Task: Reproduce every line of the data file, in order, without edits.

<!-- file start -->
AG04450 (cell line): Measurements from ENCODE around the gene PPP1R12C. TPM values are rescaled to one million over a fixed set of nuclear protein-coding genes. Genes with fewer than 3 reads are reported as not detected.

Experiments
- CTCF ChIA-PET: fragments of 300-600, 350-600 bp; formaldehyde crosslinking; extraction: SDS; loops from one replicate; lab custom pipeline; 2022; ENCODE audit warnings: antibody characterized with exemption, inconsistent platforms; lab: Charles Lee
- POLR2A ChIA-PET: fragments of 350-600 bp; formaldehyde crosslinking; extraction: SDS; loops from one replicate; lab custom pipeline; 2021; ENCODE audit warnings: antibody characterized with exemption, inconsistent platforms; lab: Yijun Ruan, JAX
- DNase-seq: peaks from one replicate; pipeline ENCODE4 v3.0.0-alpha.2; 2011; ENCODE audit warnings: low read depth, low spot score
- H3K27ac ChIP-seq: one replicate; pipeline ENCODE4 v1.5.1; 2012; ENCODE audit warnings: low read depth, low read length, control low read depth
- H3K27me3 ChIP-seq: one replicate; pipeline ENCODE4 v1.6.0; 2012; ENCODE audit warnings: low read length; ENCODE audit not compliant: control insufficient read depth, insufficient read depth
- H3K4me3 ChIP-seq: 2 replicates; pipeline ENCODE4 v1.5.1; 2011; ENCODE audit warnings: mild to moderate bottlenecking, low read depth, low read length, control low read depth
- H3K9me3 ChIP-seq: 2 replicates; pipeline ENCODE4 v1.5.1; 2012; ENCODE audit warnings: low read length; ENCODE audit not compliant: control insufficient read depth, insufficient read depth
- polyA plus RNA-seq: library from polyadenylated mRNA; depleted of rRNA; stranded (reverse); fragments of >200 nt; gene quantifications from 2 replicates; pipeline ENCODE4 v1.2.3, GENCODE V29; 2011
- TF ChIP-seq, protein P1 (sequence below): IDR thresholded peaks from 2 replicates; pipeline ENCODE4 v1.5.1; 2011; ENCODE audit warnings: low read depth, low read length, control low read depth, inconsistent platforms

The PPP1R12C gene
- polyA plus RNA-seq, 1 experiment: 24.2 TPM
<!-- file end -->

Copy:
AG04450 (cell line): Measurements from ENCODE around the gene PPP1R12C. TPM values are rescaled to one million over a fixed set of nuclear protein-coding genes. Genes with fewer than 3 reads are reported as not detected.

Experiments
- CTCF ChIA-PET: fragments of 300-600, 350-600 bp; formaldehyde crosslinking; extraction: SDS; loops from one replicate; lab custom pipeline; 2022; ENCODE audit warnings: antibody characterized with exemption, inconsistent platforms; lab: Charles Lee
- POLR2A ChIA-PET: fragments of 350-600 bp; formaldehyde crosslinking; extraction: SDS; loops from one replicate; lab custom pipeline; 2021; ENCODE audit warnings: antibody characterized with exemption, inconsistent platforms; lab: Yijun Ruan, JAX
- DNase-seq: peaks from one replicate; pipeline ENCODE4 v3.0.0-alpha.2; 2011; ENCODE audit warnings: low read depth, low spot score
- H3K27ac ChIP-seq: one replicate; pipeline ENCODE4 v1.5.1; 2012; ENCODE audit warnings: low read depth, low read length, control low read depth
- H3K27me3 ChIP-seq: one replicate; pipeline ENCODE4 v1.6.0; 2012; ENCODE audit warnings: low read length; ENCODE audit not compliant: control insufficient read depth, insufficient read depth
- H3K4me3 ChIP-seq: 2 replicates; pipeline ENCODE4 v1.5.1; 2011; ENCODE audit warnings: mild to moderate bottlenecking, low read depth, low read length, control low read depth
- H3K9me3 ChIP-seq: 2 replicates; pipeline ENCODE4 v1.5.1; 2012; ENCODE audit warnings: low read length; ENCODE audit not compliant: control insufficient read depth, insufficient read depth
- polyA plus RNA-seq: library from polyadenylated mRNA; depleted of rRNA; stranded (reverse); fragments of >200 nt; gene quantifications from 2 replicates; pipeline ENCODE4 v1.2.3, GENCODE V29; 2011
- TF ChIP-seq, protein P1 (sequence below): IDR thresholded peaks from 2 replicates; pipeline ENCODE4 v1.5.1; 2011; ENCODE audit warnings: low read depth, low read length, control low read depth, inconsistent platforms

The PPP1R12C gene
- polyA plus RNA-seq, 1 experiment: 24.2 TPM